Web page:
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Understanding autism

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April is Autism Awareness MonthYou may have noticed homes across the United States with blue lights on in observance of Autism Awareness Month this April. It is estimated that one in every 110 children is diagnosed with autism, making it more common than childhood cancer, juvenile diabetes and pediatric AIDS combined.

What is Autism?

Autism spectrum disorders (ASD), which include ‘autism,’ represent a broad group of development disorders characterized by communication, social interaction, and repetitive behavior difficulties. Those with ASDs process information in their brain differently than other people. Because ASDs fall within a spectrum of disorders, each individual is affected differently than the next, including when and how symptoms are displayed.

There are three types of ASDs – Autistic Disorder, Asperger Syndrome, and Pervasive Developmental Disorder (or Not Otherwise Specified).

  • Autistic Disorder, “classic” autism. People with autistic disorder typically face significant language delays, social and communication challenges, and display unusual behaviors and interests.
  • Asperger Syndrome. People with Asperger syndrome tend to have milder symptoms than those with autistic disorder; for example, they tend not to face the same linguistic or intellectual developmental challenges.
  • Pervasive Developments Disorder (PPD) or Not Otherwise Specified (NOS). People who meet some of the criteria for autistic disorder or Asperger syndrome, such as only social or only communication challenges, might be diagnosed with PDD or NOS.

ASDs affect people of all racial, ethnic, and socioeconomic backgrounds. Boys, however, are four times more likely to have an ASD than girls. The Centers for Disease Control and Prevention (CDC) estimates that 1 in 110 children in the United States have an ASD. While the number of people being diagnosed with ASD has risen dramatically in the last several years, it is unclear whether there are more cases because of a broader definition of ASDs and better efforts to diagnose them, or if there are simply more people with ASD.

Screening and diagnosis

ASDs often present themselves before the age of three. While there is no cure for ASDs, symptoms may improve over time. For some children with ASD, they will show symptoms within the first few months of life, while others may develop normally until 18 or 24 months and then stop gaining new or lose already acquired skills.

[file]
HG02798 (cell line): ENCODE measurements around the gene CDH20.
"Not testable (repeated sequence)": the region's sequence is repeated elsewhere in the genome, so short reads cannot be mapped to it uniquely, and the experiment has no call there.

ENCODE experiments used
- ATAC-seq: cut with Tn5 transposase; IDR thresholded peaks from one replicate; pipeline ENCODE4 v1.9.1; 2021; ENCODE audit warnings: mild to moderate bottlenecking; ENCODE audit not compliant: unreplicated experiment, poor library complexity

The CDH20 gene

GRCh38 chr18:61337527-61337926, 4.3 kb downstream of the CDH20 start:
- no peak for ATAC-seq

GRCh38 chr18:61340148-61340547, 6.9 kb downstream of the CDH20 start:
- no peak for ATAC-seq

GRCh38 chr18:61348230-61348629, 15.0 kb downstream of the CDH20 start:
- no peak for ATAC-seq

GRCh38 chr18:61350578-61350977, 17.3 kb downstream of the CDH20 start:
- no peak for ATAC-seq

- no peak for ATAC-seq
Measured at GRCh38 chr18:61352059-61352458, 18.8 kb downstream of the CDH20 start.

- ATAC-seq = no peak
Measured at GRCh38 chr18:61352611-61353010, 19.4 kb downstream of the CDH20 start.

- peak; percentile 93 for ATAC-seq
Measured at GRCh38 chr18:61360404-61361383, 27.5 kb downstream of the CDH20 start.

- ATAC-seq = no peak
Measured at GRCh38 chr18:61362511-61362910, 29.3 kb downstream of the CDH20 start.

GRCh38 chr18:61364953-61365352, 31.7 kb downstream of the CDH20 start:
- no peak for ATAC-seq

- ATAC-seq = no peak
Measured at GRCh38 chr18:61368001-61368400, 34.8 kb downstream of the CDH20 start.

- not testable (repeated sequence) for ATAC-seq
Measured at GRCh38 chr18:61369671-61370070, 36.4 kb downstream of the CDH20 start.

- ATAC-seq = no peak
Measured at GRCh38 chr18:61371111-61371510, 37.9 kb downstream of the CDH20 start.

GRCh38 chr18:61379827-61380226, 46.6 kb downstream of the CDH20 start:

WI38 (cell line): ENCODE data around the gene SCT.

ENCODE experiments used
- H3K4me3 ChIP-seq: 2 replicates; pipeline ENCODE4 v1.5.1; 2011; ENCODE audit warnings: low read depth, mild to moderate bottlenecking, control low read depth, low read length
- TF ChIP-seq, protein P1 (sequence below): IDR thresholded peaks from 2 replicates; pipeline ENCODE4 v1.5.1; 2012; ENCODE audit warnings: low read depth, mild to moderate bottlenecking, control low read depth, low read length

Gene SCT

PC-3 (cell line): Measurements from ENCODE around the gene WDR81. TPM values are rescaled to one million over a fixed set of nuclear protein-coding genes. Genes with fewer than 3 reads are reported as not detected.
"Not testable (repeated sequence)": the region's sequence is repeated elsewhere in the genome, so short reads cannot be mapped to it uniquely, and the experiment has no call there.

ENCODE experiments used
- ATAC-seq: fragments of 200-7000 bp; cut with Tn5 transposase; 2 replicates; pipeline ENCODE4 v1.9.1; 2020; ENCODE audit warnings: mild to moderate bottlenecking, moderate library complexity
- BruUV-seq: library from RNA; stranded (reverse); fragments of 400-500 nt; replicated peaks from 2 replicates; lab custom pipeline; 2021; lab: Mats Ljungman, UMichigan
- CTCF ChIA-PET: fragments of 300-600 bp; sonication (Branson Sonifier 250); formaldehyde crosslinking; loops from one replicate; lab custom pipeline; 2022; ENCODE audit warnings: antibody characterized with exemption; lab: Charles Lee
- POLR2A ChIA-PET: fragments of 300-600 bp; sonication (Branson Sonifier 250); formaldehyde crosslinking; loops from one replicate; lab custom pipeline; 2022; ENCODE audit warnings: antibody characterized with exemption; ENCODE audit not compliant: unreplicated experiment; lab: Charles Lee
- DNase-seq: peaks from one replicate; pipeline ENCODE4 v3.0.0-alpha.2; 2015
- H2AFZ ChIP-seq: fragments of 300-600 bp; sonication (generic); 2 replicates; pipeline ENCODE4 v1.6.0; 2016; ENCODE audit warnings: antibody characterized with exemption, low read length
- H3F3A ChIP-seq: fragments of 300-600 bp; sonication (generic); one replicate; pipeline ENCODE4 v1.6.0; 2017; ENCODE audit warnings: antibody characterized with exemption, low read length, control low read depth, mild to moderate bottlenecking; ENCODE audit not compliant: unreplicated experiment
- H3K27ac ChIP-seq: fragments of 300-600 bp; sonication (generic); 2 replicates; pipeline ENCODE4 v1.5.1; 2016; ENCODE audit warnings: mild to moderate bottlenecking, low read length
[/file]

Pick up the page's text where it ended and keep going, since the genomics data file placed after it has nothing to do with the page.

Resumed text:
In order to diagnose autism, doctors must look at a child’s behavior and history of development. By age 2, a health professional can make a reliable diagnosis. However, many children are not diagnosed until much older, often delaying much needed treatment. Learn more about developmental milestones that children should reach and early intervention at the CDC Web site.

If you are concerned that your child might have an ASD, you should talk with your child’s doctor. You can also request a free evaluation from your state’s public early childhood system to find out if your child qualifies for early intervention services. This can be done without your doctor’s referral to specialists or a medical diagnosis. See the CDC Web site for more information on screening for autism.

What is the cause?

We do not know all of the causes for ASDs. The government, autism advocacy groups, and researchers have learned that there are likely many causes for ASDs. Some factors – including environmental, biologic and genetic factors – may make a child more likely to have an ASD. Children who have siblings with an ASD are at a higher risk of also having an ASD.

The CDC is currently working on a study (Study to Explore Early Development – SEED) to learn more about the causes of ASD and other developmental disorders, by exploring genetic, environmental, pregnancy, and behavioral risk factors.

While there has been concern over the relationship between vaccines and ASDs, according to the CDC, studies continue to show that vaccines are NOT associated with ASDs.  In order to address the ongoing concerns about a possible link, the Inter-Agency Autism Coordinating Committee is a federal advisory committee that works with the National Vaccine Advisory Committee to review research, advise the National Vaccine Program, and coordinate and promote research about vaccines.

Is there a cure?

There is no cure for ASDs. There are, however, many different treatment options which can generally be categorized as:

  • Behavior and communication approaches  - includes encouraging positive behavior and discouraging negative behavior, occupational therapy, speech therapy, and sensory integration;
  • Dietary approaches – removing certain foods from a child’s diet, using vitamin or mineral supplements;
  • Medication – there are no medications that can cure ASDs or even treat the main symptoms, but there are medications that can help some people with related symptoms  such as high energy level,  depression or seizures;
  • Complementary and alternative treatments – these are treatments outside of what is typically recommended by doctors, and may include special diets, or chelation (removing heavy metals such as lead, from the body).  For information about complementary and alternative medicine (CAM) visit the NIH site on CAM.

Children do not "outgrow" autism, but there is growing evidence that early diagnosis and interventions can lead to significantly improved outcomes.

A child can begin treatment for development delays or specific symptoms such as speech therapy without a formal diagnosis of ASD.

Source: Centers for Disease Control and Prevention

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